Queer & Trans Affirming Therapy in Santa Rosa

The first day of 10th grade I dressed head-to-toe in black: fishnets, combat boots, black fingernail polish… you get the idea. I was the only guy I knew who had both ears pierced and I wore mismatched dangly earrings — a dead giveaway to everyone that I was queer.

In addition to my crimes against fashion, I didn’t identify with typical boys’ interests like sports, competition, locker room humor, or macho posturing. I looked at my peers and felt clueless, but I hadn’t yet connected my outsider status to queerness (or neurodivergence).

I thought of myself as androgynous: I identified as much or more with feminine qualities than masculine. Though I hadn’t been exposed to non-binary or trans identities until adulthood, I certainly didn’t identify with the culture of masculinity.

Growing up in 1990s Reno, there wasn’t much awareness or support around queer identities. My family was open-minded with gay and lesbian friends, so I felt connected to queer people. But public high school enforced strict conformity. I was bullied for being a weirdo outsider, and the administration blamed me for “not trying to fit in” instead of ensuring my safety.

As an adult living abroad and later working corporate jobs, I still stuck out as an oddball. But I gradually adapted to society’s heteronormative expectations for a cis man, finding it easier to navigate the world when I presented what other people expected. In retrospect I realize I was “masking”, but it wasn’t until years later that I realized how much I had internalized heteronormativity (and neurotypical behavior).

Studying counseling psychology exposed me to the Sexual Identity Profile (SIP), helping me understand queerness as multidimensional. The SIP identifies five identity continuums between homosexual and heterosexual orientations: erotic attraction (sex we’re attracted to), sexual beliefs (internalized views on what sexual identities and expressions are acceptable in society), public perception (how we present our gender and sexual identities to others), and non-erotic interactions (non-sexual relationships and physical contact); to these five, I add romantic (being emotionally intimate without sexual attraction).​​​​​​​​​​​​​​​​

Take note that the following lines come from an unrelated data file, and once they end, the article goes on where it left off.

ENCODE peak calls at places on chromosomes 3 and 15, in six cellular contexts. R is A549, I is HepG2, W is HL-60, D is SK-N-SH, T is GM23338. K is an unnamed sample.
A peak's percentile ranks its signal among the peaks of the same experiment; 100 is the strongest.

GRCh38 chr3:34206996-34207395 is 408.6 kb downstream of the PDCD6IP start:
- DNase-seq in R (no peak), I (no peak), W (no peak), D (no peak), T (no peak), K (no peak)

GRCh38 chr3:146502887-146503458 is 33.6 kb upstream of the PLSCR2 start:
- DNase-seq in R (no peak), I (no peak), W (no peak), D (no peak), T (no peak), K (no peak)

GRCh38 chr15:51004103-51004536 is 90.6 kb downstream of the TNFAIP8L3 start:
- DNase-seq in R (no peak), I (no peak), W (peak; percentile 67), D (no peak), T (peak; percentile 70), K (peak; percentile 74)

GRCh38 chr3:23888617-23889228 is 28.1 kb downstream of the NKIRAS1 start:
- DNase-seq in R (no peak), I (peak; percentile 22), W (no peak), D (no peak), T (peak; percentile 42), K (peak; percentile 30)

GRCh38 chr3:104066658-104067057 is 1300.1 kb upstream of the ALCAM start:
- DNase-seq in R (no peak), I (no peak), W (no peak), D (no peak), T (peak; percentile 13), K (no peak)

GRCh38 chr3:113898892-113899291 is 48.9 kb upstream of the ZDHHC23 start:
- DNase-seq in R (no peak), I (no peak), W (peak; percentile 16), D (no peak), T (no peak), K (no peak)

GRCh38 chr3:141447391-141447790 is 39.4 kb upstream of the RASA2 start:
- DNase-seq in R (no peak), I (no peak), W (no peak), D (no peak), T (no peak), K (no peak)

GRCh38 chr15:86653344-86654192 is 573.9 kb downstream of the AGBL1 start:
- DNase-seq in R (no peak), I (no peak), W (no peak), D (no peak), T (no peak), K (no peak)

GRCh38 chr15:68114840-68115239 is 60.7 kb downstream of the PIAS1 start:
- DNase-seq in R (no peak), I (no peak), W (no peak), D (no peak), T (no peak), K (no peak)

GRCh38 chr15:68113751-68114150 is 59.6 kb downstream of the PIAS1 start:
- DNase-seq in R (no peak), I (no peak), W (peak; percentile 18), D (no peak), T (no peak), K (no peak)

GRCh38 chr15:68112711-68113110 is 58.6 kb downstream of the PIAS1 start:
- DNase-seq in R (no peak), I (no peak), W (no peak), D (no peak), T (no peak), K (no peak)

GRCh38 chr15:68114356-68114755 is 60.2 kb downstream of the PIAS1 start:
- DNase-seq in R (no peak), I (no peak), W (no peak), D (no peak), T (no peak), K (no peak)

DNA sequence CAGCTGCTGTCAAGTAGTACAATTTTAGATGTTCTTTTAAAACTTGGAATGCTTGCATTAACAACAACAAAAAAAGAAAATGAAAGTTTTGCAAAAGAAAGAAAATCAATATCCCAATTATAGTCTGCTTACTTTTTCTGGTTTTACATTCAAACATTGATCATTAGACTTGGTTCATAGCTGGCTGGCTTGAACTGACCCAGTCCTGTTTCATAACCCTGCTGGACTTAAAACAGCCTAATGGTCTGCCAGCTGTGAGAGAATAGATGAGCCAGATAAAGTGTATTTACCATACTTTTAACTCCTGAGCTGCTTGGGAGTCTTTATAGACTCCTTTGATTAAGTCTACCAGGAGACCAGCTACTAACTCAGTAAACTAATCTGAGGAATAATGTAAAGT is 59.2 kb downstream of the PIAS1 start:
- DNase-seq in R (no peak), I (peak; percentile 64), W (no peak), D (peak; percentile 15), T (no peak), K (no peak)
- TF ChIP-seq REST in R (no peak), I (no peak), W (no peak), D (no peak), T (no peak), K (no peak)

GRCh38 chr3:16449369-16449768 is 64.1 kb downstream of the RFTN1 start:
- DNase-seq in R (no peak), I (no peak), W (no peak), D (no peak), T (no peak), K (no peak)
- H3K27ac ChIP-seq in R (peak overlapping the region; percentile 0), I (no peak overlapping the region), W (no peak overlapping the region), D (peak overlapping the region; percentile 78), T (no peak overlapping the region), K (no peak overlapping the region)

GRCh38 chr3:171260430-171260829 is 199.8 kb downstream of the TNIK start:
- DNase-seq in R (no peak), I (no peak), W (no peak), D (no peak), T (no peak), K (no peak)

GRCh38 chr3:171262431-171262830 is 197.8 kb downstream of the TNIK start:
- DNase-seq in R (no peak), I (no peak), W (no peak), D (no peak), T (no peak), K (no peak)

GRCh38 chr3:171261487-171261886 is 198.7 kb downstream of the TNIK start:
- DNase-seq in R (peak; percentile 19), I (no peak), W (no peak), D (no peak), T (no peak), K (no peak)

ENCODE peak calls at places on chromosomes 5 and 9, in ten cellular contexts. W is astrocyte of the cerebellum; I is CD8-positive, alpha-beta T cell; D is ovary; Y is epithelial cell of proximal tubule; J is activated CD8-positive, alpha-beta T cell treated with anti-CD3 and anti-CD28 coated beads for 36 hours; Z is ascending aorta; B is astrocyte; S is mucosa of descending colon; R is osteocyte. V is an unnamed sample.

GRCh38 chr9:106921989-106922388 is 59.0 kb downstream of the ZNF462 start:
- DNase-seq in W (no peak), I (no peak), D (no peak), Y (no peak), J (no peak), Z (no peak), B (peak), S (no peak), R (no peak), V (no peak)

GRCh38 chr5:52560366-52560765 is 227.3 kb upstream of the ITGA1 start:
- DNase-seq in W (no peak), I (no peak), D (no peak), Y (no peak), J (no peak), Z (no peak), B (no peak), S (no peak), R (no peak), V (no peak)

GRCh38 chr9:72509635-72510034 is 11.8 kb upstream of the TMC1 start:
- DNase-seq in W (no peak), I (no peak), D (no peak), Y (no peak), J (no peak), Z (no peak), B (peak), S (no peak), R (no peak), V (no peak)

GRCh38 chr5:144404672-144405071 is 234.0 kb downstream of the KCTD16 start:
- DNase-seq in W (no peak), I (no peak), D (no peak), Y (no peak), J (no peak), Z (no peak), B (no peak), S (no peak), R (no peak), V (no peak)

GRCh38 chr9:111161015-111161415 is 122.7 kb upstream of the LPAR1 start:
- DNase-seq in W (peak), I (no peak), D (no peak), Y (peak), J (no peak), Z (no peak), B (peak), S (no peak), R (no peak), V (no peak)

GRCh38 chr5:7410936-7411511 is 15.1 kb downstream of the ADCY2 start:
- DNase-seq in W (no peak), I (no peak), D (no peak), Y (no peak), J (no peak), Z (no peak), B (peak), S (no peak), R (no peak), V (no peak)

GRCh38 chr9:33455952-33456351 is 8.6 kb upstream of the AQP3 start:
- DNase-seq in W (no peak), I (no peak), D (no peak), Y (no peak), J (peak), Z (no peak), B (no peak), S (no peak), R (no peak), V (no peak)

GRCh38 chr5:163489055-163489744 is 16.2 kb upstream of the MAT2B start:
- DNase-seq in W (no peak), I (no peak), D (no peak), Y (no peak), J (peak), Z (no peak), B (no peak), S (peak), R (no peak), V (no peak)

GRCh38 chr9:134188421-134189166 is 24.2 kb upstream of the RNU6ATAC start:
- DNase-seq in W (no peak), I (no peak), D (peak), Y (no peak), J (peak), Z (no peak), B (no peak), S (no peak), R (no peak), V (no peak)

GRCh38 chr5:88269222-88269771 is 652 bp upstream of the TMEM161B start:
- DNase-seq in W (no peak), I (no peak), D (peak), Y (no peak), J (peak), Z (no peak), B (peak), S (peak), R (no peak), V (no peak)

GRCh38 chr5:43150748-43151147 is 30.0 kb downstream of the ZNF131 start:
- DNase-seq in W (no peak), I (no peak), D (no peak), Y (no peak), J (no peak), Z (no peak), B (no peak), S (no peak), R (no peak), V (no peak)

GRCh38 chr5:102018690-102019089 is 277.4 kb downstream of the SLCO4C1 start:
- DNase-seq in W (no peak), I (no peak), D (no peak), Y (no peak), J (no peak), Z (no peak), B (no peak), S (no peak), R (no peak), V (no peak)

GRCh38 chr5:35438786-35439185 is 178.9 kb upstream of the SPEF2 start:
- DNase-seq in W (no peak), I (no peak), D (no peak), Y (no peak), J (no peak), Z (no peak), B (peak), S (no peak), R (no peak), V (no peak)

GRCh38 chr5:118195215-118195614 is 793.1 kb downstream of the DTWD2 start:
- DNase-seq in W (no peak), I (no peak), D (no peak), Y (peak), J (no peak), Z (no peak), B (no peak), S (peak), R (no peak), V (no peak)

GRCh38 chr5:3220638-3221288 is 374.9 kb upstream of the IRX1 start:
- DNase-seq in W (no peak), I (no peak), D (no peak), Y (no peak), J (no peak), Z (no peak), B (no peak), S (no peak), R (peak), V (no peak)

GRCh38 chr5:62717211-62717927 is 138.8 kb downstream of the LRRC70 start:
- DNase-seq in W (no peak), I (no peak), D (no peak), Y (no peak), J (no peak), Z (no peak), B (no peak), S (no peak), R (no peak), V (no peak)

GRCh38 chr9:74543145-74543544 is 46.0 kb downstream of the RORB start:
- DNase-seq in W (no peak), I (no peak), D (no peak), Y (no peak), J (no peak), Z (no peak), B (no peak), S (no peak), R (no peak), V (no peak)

I discovered that I could identify as androgynous or non-binary while presenting as cisgender, sexually attracted to women but biromantic (having had romantic but non-sexual relationships with multiple genders), my apparent heterosexuality is trumped with sexual behaviors of demisexual (I feel sexual attraction in conjunction with emotional connection) and sometimes pansexual (sexually attracted to someone regardless of their gender) and sometimes asexual (going years without having a sexual partner or interaction). I finally put words to a nebulous collection of feelings and behaviors, and that clarity was empowering.

My whole life I haven’t felt like I belong in hetero-masculine culture, but in queer spaces I’ve felt like an imposter — that I’m not gay or trans “enough”. I worry that I’m perpetuating cultural appropriation by identifying as queer when the privilege that comes from my cis-hetero white masculine presentation allows me to navigate society with relative ease.

I’m still struggling to come out as non-binary: it feels true internally but is socially complicated to express. I don’t want to draw attention to myself by requesting they/them pronouns, even though I think it’s important. When people are thoughtful enough to ask my pronouns, I still sometimes freeze, not sure if I should take the easy route of using he/him pronouns or asking them to use they/them.

So I understand a bit of the complexity of navigating sexual and gender identity, that it’s sometimes safe to be out and often not, and that it’s a process of exploration and experimentation. As a counselor, I love supporting others who are also on a journey of being queer in a heteronormative world. Whether firmly established in your identity or still exploring, I’m here for your process.

That’s why I offer queer & trans affirming therapy in Santa Rosa and throughout California via telehealth! Take the first step by scheduling a free consultation to see if we’re a good fit.

For those looking for the fine print: I’m trained in the WPATH standards for transgender health care, I support the informed consent model (not gatekeeping), and can provide letters supporting gender-affirming medical treatment.


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